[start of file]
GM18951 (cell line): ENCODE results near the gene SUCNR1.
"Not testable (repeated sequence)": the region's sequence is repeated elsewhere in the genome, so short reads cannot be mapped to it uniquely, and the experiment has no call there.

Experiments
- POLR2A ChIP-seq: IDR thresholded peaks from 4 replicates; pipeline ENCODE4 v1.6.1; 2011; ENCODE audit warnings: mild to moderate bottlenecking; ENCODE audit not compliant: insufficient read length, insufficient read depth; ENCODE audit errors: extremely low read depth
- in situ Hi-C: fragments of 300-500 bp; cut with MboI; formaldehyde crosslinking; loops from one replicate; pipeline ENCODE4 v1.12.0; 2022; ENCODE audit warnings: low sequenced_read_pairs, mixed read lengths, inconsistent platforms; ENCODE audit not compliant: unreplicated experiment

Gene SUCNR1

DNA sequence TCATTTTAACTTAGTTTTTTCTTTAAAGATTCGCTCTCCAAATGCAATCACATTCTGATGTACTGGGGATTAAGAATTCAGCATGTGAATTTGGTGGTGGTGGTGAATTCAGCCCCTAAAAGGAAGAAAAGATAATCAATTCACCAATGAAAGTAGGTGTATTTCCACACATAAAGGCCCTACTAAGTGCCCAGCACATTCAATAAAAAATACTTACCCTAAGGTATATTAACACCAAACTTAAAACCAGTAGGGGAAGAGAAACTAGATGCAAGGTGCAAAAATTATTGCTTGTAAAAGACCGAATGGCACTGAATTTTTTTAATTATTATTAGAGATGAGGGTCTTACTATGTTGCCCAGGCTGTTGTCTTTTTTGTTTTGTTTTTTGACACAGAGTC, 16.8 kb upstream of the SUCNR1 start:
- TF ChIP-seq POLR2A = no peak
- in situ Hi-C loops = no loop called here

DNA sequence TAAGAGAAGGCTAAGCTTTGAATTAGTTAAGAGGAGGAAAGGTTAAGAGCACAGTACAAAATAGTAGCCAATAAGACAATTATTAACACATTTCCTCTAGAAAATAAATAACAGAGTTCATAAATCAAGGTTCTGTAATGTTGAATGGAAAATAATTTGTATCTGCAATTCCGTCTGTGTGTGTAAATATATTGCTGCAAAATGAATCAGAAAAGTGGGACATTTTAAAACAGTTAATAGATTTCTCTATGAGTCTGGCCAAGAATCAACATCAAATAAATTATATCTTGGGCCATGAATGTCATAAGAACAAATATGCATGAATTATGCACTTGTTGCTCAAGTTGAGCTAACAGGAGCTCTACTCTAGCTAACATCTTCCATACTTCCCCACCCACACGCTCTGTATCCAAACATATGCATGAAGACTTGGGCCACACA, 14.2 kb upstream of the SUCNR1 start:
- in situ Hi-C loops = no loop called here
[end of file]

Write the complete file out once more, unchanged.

GM18951 (cell line): ENCODE results near the gene SUCNR1.
"Not testable (repeated sequence)": the region's sequence is repeated elsewhere in the genome, so short reads cannot be mapped to it uniquely, and the experiment has no call there.

Experiments
- POLR2A ChIP-seq: IDR thresholded peaks from 4 replicates; pipeline ENCODE4 v1.6.1; 2011; ENCODE audit warnings: mild to moderate bottlenecking; ENCODE audit not compliant: insufficient read length, insufficient read depth; ENCODE audit errors: extremely low read depth
- in situ Hi-C: fragments of 300-500 bp; cut with MboI; formaldehyde crosslinking; loops from one replicate; pipeline ENCODE4 v1.12.0; 2022; ENCODE audit warnings: low sequenced_read_pairs, mixed read lengths, inconsistent platforms; ENCODE audit not compliant: unreplicated experiment

Gene SUCNR1

DNA sequence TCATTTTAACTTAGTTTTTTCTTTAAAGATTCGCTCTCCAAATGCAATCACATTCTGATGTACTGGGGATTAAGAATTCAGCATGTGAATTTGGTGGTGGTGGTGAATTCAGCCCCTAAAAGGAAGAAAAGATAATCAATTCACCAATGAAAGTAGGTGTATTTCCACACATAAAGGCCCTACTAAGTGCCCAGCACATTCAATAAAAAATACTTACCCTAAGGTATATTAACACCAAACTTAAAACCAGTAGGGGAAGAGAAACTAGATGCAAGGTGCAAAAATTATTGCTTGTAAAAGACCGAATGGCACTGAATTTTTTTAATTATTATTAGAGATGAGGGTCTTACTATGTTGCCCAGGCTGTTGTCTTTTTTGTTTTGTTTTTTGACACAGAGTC, 16.8 kb upstream of the SUCNR1 start:
- TF ChIP-seq POLR2A = no peak
- in situ Hi-C loops = no loop called here

DNA sequence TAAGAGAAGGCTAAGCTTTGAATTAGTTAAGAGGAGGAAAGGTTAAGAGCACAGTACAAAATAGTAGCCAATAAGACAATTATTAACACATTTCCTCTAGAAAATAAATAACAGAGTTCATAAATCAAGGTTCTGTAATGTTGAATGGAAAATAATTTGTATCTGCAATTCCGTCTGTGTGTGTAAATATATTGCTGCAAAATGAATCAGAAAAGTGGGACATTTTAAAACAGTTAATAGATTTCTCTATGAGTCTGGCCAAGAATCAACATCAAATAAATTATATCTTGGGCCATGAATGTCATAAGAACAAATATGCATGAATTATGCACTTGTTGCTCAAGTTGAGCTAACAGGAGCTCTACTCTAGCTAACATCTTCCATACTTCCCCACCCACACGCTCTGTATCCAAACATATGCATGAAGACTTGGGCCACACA, 14.2 kb upstream of the SUCNR1 start:
- in situ Hi-C loops = no loop called here